State Rep. Mark Cohen likes per diems. Every year the longtime Philadelphia Democrat is among the tops in the Legislature in claiming the extra cash intended to offset lawmaker expenses while on official business.
But Cohen doesn't like talking about what he's taking. abc27 News tried to ask him about it last year, but he refused comment.
A recent report showed that Cohen claimed more than $39,000 in per diems in 2011. He refused comment again just last week, but he is commenting about lawmaker compensation on Facebook, where he referred to three state lawmakers who decided not to run for re-election.
Cohen wrote, "This trend will likely continue until such time as the media is willing to permit the Legislature to raise its salaries above the annual inflation rate."
"People need to understand that the minimum wage for a legislator is $82,000. With benefits it's into the 90's and if you're somebody like Mark Cohen you get another $39,000 tax free," Eric Epstein of the political watchdog group Rock the Capitol said. "They're compensated well. They get pension, they get perks, they get more than enough compensation."
Lawmaker salaries increase every year and they're set to do so again this December.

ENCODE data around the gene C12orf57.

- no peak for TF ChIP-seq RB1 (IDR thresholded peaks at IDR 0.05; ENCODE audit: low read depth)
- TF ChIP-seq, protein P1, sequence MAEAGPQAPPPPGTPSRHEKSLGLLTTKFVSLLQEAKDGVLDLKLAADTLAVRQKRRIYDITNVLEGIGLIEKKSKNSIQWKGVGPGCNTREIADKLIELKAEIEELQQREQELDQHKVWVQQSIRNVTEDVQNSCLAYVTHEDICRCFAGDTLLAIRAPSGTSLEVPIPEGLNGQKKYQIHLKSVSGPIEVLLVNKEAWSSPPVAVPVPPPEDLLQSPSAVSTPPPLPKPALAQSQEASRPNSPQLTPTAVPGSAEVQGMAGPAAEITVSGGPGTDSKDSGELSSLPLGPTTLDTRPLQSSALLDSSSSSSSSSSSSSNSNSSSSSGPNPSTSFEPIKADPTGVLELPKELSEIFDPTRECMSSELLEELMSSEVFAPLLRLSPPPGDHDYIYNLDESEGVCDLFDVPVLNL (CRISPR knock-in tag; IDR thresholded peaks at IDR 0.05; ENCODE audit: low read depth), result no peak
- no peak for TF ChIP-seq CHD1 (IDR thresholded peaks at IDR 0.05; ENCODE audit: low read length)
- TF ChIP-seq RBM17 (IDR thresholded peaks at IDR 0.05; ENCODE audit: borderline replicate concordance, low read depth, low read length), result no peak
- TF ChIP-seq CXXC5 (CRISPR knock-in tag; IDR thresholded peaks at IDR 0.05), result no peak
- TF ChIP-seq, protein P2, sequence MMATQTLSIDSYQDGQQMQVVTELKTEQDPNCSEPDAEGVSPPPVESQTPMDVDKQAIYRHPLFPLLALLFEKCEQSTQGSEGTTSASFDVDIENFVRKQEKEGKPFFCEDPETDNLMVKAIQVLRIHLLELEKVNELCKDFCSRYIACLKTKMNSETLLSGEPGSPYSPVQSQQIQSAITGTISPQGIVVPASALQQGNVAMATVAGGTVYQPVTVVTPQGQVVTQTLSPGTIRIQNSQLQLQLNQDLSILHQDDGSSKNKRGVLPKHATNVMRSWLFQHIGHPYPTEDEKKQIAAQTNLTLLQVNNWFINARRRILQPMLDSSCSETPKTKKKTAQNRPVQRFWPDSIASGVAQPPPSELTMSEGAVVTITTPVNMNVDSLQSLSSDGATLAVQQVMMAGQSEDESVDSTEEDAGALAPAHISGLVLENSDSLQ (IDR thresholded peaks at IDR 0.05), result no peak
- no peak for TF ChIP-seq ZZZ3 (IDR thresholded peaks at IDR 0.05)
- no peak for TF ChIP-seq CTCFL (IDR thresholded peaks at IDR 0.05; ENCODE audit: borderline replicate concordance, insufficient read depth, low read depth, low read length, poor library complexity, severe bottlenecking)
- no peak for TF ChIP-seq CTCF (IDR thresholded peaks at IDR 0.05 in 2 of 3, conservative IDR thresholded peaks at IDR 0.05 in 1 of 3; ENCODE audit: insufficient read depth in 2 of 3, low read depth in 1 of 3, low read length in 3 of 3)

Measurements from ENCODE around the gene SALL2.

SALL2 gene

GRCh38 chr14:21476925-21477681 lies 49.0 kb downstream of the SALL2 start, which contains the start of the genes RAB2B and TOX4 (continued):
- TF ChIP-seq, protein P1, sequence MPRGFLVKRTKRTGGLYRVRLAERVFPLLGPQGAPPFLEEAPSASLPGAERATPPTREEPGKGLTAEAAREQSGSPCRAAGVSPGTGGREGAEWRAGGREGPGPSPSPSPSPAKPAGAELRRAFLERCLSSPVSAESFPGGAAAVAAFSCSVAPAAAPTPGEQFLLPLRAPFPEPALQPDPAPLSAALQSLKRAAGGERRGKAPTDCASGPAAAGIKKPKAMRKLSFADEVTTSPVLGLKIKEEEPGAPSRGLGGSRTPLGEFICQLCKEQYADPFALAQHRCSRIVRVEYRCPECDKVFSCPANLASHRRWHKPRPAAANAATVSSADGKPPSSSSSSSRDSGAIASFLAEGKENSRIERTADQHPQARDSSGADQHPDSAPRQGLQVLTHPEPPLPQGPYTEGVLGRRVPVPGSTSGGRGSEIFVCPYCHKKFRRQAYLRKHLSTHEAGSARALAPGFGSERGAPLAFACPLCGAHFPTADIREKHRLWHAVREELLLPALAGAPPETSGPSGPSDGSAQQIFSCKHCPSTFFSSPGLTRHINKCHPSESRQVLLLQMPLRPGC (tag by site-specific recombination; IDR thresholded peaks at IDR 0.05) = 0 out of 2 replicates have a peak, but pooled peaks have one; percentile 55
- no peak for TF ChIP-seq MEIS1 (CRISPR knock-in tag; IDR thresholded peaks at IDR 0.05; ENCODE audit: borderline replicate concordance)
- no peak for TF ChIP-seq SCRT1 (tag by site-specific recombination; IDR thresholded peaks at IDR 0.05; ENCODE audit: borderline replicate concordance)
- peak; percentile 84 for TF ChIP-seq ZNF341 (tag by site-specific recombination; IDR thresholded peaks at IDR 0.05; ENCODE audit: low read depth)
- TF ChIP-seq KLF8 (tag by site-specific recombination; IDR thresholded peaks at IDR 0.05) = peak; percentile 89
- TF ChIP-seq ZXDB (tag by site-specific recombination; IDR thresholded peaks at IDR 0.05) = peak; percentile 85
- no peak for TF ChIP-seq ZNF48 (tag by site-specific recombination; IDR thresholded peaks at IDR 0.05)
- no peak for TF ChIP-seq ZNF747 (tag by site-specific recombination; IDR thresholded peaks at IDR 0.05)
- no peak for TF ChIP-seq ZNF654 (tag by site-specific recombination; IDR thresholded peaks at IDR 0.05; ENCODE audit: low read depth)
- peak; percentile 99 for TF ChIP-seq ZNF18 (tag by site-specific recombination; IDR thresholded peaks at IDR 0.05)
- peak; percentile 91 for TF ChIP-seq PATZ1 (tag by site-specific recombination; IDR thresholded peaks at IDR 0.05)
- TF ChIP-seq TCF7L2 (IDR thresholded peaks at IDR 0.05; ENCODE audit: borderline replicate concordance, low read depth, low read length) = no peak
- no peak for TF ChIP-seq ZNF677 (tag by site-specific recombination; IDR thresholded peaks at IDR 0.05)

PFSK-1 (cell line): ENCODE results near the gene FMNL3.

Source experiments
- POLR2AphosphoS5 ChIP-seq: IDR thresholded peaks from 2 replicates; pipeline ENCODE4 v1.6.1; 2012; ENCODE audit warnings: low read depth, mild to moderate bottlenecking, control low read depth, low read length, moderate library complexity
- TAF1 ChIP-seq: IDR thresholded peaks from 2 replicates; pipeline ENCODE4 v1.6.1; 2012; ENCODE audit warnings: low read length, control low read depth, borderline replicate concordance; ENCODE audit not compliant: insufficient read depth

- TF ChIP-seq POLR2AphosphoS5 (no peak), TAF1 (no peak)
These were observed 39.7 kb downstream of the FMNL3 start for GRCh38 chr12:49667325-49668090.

Local representative Glen Grell said Cohen's request for a raise is inappropriate, especially when other state employees are being asked to take a pay freeze.
"When our budgets are very tight, it's just not an appropriate time to do ask for a pay raise for legislators," Grell said.
And they're getting along just fine. Epstein says lawmakers are already getting paid double what the average Pennsylvanian makes.
"Pennsylvania already has one of the largest legislatures," he said. "Pennsylvania already has one of the most generous legislative packages. We don't have to give them more to become more effective. They should be able to get along with what they have. In fact, it's obscene what they have now."
Even a long time Democratic staffer expressed disgust at Cohen's comment, saying "we've only gotten a 1.3 percent cost of living increase in the past five years."
Cohen says abc27 News misinterpreted his Facebook post. "I didn't say I favored legislators getting a pay raise," he said. "I used words precisely with specific meaning. I really wish people would stop trying to change the meaning of the words I use."